Did you hear the news? Toronto City Council recently approved plans to amend by-laws that will make it easier to build laneway houses in Toronto! City planners, architects and residents from diverse neighbourhoods across the city are all pretty excited. This is a chance to ncrease density in the most gentle of ways. Some even believe it might a crucial piece of the solution to the current rental crisis in Toronto.
Right now it’s nearly impossible (or best case scenario tedious and costly and complicated) to build a laneway unit in Toronto. But these units could add a lot of new rental spaces to the market; add a revenue stream for home/property owners, while also increasing the overall property value. Toronto, after all, is home to a lot of laneways, and many of them are in great downtown neighbourhoods where buildable land is no more.
Laneway Houses: How will this Work in Toronto?
- Toronto has 2,400 laneways
- These 2,400 laneways span more than 300km. Think about that for a moment. 300km in a city like Toronto is a lot of space.
- Many of these laneways are downtown in some of the most desirable neighbourhoods
- There aren’t enough rental units on the market to service current demand, and Toronto’s population is only growing
- Laneway houses would add rental units in downtown neighbourhoods where buildable land is at a premium
What Exactly is a Laneway House?
A laneway house is a residential structure built atop a garage, or built where a garage would be, with laneway access. These are generally modest 2 story structures that may add 600-1000 square feet of living space. For few key property owners in the city, a so-called microtower might be possible like this Vancouver example, but generally speaking we’re talking modest, modular designs.
Think of a laneway house the same way you would a basement suite. All services would be tied to the main house, just like with a basement rental unit. So water, hydro, garbage pick up, mail- and even pizza- delivery, would be tied to the main address. The beauty of laneway houses is that they rely on existing infrastructure and resources.
Vancouver as a case-study
In 2009 Vancouver changed its by-laws, as Toronto is considering, and has become a model city for laneway housing. With more than five hundred units built, and nine hundred building permits issued, the city now offers its own official guide to building laneway ‘suites’. Toronto has been watching closely the success and issues that have arisen in Vancouver.
Here in Toronto, the proposed review is being headed by two local councilors and two organizations – Lanescape and Evergreen. Both organizations are dedicated to injecting sustainable building principles into urban planning, with the former focused solely on the planning of laneway houses within existing communities.
A pilot project by the University of Toronto is now underway to add two laneway units – one 800 square foot and one 950 square foot unit – across from Robarts Library. If all goes well, the university plans to add another 40-50 on properties it owns. This is considered a case study that looks at the livability, replicability, affordability and also how well it integrates into the overall neighbourhood. Lanescape is involved in this pilot and hopes that it will work in tandem with the report to City Council, to make the case for Laneway housing.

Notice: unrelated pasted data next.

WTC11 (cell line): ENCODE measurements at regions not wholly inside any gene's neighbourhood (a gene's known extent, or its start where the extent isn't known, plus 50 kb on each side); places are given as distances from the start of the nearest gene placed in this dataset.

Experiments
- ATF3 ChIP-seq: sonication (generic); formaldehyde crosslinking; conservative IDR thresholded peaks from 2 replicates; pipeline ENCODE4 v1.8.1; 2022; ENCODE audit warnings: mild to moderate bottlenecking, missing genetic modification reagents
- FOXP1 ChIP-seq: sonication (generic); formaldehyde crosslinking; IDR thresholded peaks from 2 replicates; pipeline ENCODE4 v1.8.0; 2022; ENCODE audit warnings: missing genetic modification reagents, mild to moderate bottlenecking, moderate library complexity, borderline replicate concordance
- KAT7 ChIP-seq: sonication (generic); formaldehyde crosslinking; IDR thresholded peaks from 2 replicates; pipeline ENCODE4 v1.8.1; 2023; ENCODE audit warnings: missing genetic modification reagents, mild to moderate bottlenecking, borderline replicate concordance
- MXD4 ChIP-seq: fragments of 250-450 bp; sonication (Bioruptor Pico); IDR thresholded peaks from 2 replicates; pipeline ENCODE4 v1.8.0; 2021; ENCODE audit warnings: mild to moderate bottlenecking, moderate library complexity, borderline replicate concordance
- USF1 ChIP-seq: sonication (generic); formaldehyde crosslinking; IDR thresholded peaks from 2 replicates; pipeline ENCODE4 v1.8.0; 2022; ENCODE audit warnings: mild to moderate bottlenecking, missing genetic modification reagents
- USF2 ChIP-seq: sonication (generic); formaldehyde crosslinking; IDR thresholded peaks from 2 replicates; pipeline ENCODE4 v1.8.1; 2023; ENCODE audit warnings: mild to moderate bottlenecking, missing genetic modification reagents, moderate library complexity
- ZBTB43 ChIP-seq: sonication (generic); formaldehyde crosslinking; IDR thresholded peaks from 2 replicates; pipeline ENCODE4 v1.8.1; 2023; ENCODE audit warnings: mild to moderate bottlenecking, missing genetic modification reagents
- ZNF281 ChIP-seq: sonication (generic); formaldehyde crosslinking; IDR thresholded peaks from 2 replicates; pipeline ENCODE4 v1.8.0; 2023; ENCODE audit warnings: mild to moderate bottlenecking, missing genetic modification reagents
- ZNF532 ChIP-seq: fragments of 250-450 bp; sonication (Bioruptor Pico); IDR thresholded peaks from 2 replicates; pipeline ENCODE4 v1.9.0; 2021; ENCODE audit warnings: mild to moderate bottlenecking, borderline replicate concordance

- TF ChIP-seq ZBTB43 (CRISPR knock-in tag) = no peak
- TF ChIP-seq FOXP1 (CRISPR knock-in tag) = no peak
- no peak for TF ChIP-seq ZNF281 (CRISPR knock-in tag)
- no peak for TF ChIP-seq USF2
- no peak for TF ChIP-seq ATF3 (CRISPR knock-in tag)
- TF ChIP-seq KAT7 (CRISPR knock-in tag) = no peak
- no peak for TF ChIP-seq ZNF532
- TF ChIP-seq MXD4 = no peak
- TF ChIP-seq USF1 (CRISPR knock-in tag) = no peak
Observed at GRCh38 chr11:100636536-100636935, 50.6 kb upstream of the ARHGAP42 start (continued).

Laneway Houses: Urban Planners and Architects are Excited. So Excited!
The enthusiasm for laneway housing is coming from every direction. Rare for Toronto, a city that seems driven by NIMBYism. Residents – homeowners and renters alike – are fascinated by the project.
But urban planners and architects see much potential by creating gathering hubs and mini communities throughout back alleys in the city. Architects envision modern, modular units with every comfort of home. These can also be sustainable by design. Think: roof top gardens with solar panels, open concept interiors that makes the most of limited square footage. And all of this can happen behind the scenes, so to speak. The character of the existing neighbourhood gets to stay intact. This isn’t always the case when new new build condos and town homes move into an area.
And 300km of underutilized space in a city the size of Toronto is nothing to scoff at. If handled properly, the neighborhood could intensify their communities. Instead of being off limit spaces, laneways could become walkable, gathering space, new places for art and commerce. Because 300km is a lot of space to reclaim.
The other case for laneway housing that urban planners keep making is that they rely on existing infrastructure and current resources to be used more efficiently.
Laneway Houses : What’s the Catch?
Well it’s hard to say. But for starters, laneway units would be added at the discretion of property owners. I imagine there will be some that are better designed than others. If laneway units take the space of actual garages, there’s also the question of where one will park their car.
Right now the guidelines are being built not the units. But this is a really neat project with lots of potential if handled correctly:
- it’s a way for property owners to maximize the use of their land, while taking in an income
- will help strengthen neighbourhoods and communities
- create a new aesthetic and pride of place to laneways without altering the character of an existing neighbourhood
- A way to bring environmentally sustainable design into communities
- And it can provide homes to an ever-growing population.
I know I for one, will be watching to see how this story unfolds very closely.
And if you want to learn more now, visit Lanescape and Evergreen to read about how they’re shaping this project.
What do you think? A boon for Toronto? Or a mess waiting to happen? Let us know your thoughts in the comments!
Header Image by Trasolini Chetner Construction